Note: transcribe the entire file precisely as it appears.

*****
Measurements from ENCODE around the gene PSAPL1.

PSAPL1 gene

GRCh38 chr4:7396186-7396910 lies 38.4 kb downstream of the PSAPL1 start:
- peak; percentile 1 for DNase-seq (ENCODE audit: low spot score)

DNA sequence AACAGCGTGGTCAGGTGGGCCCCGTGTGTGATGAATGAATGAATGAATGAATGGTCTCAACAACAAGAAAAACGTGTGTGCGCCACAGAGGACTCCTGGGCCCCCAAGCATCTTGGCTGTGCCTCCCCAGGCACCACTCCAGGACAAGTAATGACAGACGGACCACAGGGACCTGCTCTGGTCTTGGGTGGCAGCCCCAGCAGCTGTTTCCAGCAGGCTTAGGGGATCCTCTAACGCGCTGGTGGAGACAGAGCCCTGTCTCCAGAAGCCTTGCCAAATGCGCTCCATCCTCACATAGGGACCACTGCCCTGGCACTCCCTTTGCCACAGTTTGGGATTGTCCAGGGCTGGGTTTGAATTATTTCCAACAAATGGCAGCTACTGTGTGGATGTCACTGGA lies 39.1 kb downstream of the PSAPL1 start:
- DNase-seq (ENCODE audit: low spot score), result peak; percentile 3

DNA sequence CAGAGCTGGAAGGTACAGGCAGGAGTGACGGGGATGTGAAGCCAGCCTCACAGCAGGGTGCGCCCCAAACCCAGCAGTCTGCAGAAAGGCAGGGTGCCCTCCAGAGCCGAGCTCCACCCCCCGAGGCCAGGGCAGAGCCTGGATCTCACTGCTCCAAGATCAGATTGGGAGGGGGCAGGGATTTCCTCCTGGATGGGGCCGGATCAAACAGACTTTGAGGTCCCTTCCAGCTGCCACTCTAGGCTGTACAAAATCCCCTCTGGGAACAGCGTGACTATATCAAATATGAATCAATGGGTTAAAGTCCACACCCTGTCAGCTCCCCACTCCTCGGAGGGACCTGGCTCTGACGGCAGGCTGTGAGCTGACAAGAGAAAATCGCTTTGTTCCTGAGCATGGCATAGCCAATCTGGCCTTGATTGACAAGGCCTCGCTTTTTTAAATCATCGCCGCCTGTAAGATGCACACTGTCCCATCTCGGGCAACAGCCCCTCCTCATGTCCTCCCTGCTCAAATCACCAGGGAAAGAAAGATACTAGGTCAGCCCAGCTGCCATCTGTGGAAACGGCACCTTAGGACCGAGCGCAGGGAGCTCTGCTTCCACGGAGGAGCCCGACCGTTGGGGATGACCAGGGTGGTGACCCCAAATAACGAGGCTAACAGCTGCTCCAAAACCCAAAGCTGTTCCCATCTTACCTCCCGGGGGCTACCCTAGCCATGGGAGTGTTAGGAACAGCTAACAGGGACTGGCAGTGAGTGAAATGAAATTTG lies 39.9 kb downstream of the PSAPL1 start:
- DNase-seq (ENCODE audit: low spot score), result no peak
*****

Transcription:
Measurements from ENCODE around the gene PSAPL1.

PSAPL1 gene

GRCh38 chr4:7396186-7396910 lies 38.4 kb downstream of the PSAPL1 start:
- peak; percentile 1 for DNase-seq (ENCODE audit: low spot score)

DNA sequence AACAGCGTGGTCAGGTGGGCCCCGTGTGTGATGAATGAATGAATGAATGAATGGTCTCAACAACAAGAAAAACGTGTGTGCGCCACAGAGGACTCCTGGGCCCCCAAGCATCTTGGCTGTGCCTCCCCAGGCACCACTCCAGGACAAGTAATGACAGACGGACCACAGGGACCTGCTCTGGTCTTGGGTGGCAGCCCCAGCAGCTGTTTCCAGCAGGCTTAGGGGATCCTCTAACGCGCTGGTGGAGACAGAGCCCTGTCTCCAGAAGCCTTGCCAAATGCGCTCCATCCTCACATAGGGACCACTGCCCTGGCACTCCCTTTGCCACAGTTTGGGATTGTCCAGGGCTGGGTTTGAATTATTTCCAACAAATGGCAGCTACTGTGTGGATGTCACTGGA lies 39.1 kb downstream of the PSAPL1 start:
- DNase-seq (ENCODE audit: low spot score), result peak; percentile 3

DNA sequence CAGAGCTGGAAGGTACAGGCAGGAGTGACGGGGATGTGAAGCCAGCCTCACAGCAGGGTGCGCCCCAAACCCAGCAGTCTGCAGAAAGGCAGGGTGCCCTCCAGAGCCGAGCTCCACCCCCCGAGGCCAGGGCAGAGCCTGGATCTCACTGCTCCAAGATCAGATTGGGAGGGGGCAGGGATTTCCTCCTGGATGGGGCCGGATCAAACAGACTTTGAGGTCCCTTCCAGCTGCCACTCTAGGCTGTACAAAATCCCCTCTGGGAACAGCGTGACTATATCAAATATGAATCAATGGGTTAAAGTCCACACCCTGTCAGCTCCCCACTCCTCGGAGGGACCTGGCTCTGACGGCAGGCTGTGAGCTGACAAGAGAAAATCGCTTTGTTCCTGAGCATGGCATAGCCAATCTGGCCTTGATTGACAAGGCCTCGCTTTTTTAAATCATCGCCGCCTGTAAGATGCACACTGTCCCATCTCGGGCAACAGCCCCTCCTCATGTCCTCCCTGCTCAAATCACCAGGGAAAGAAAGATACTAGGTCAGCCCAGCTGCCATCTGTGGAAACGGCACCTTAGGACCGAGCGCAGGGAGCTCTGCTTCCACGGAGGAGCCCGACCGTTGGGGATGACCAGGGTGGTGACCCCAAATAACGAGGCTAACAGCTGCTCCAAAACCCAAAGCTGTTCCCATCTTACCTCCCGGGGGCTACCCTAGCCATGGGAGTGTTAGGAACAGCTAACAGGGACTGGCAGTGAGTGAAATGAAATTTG lies 39.9 kb downstream of the PSAPL1 start:
- DNase-seq (ENCODE audit: low spot score), result no peak